After what seemed at the time as roughly 30 minutes, passengers on board the ship raised a white flag. The Israeli army continued to fire live ammunition. The ships organisers made a loud speaker announcement saying they have surrendered the ship. The Israeli army continued to fire live ammunition. I was the last person to leave the top deck. Below, inside the sleeping quarters, all the passengers had gathered. There was shock, anger, fear, hurt, chaos. Doctors ran in all directions trying to treat the wounded, blood was on the floor, tears ran down people’s faces, cries of pain and mourning could be heard everywhere. Death was in the air. Three critically injured civilians were being treated on the ground in the reception area of the ship. Their clothes soaked in blood. Passengers stood by watching in shock, some read out verses of the Qur’an to calm them, doctors worked desperately to save them. Several announcements were made on the load speakers in Hebrew, Arabic and English – “This is a message to the Israeli army, we have surrendered. We are unarmed. We have critically injured people. Please come and take them. We will not attack.” There was no response. One of the passengers, a member of the Israeli Parliament, wrote a sign in Hebrew, reading the exact same thing; she held it together with a white flag and approached the windows where the Israeli soldiers were standing outside. They pointed their laser guided guns to her head, ordering her to go away. A British citizen tried the same sign –  this time holding a British Flag and taking the sign to a different set of windows and different set of soldiers. They responded in the same manner. Three hours later, all three of the injured were pronounced dead. The Israeli soldiers who refused to allow them treatment succeeded where their colleagues had earlier failed when they targeted these three men with bullets. At around 8am the Israeli army entered the sleeping quarters. They handcuffed the passengers. I was thrown onto the ground, my hands tied behind my back, I couldn’t move an inch. I was taken to the top deck where the other passengers were, forced to sit on my knees under the burning sun. One passenger had his hands tied so tight his wrists were all sorts of colours. When he requested that the cuffs be loosened, an Israeli soldier tightened them even more. He let out a scream that sent chills down my body. (…) I remained on the ship, seated, without any food or drink, barring three sips of water, for more than 24 hours. Throughout this time, Israeli soldiers had their guns pointed at us. Their hands on the trigger. For more than 24 hours. (…) The only reason I believe I was released was because the Turkish prisoners refused to leave until and unless the other nationalities (those whose consulates had not come and released them) were set free. I was taken to Ben Gurion airport. When I asked for my passport, the Israeli official presented me with a piece of paper and said “congratulations this is your new passport”. I replied “you must be joking, you have my passport”. The Israeli official’s response: “sue me”. There I was asked again to sign a deportation order. Again I refused. I was put on a plane headed to Istanbul. Masked Israeli soldiers and commandos took me from international waters. Uniformed Israeli officials locked me behind bars. The British government did not lift a finger to help me, till this day I have not seen or heard from a British official. The Israeli government stole my passport. The Israeli government stole my lap top, two cameras, 3 phones, $1500 and all my possessions. My government, the British government has not even acknowledged my existence. I was kidnapped by Israel. I was forsaken by my country.’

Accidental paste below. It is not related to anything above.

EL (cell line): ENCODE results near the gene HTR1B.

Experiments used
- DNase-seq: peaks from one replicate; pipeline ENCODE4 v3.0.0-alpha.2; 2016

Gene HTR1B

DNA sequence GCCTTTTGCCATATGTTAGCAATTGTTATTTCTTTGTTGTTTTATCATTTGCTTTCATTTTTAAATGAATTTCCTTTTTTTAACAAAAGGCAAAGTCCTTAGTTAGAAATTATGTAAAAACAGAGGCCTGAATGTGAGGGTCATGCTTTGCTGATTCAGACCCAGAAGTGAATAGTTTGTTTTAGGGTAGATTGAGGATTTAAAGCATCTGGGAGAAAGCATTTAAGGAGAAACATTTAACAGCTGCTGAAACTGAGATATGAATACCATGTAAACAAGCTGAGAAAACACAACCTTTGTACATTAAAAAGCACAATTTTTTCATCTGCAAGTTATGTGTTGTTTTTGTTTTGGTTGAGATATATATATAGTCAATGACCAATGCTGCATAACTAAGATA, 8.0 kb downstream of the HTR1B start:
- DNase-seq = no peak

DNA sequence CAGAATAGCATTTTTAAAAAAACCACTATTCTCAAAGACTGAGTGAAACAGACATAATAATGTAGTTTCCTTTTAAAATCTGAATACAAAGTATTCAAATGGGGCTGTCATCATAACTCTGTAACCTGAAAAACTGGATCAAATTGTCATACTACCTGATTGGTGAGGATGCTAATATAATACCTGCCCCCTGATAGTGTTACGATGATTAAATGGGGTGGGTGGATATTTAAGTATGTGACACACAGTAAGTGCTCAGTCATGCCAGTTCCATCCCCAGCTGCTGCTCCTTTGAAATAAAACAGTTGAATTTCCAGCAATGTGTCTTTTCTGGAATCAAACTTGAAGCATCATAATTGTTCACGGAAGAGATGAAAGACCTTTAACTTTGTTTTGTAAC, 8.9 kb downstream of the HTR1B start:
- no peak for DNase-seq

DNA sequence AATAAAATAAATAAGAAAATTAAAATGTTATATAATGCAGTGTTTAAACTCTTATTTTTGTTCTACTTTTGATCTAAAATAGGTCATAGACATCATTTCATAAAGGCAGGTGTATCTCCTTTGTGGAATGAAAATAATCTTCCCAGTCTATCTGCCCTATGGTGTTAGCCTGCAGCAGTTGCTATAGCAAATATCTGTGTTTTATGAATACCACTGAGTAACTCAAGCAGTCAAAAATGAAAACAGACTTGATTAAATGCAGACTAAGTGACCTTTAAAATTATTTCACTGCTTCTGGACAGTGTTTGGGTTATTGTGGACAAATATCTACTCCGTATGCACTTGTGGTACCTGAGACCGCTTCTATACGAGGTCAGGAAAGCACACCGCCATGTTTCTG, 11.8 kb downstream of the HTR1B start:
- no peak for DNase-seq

More excerpts from Elshayyel’s testimony are included in this article, ‘The hijacking of the truth: film evidence ‘destroyed’: ‘Mr Elshayyal, a reporter for the Arab channel al-Jazeera, was standing to one side of the ship and had a view of the front and back of the vessel when the fighting started. By his account, soldiers fired down on the protesters from the helicopters before an Israeli soldier had even set foot on the ship. A man next to him was shot through the top of his head, dying instantly. “What I saw were shots being fired from the helicopter above and moments later from below – from the ships,” Mr Elshayyal said. “As far as I am concerned, it’s a lie to say they only started shooting on deck.” At least two other eyewitnesses saw soldiers firing from above the ships before they landed on the Marmara’s deck. It is possible that this is what prompted the fierce resistance to the soldiers when they dropped down. Several passengers recount how organisers urged their peers to stop hitting the soldiers, aware of how it would harm their claim to be peaceful protesters. Others on the ship claim they raised a white flag, but say that it was ignored. They also used a loudspeaker to reiterate their message of surrender and requested that the injured be taken off the ship to get medical assistance. Again, they were ignored.’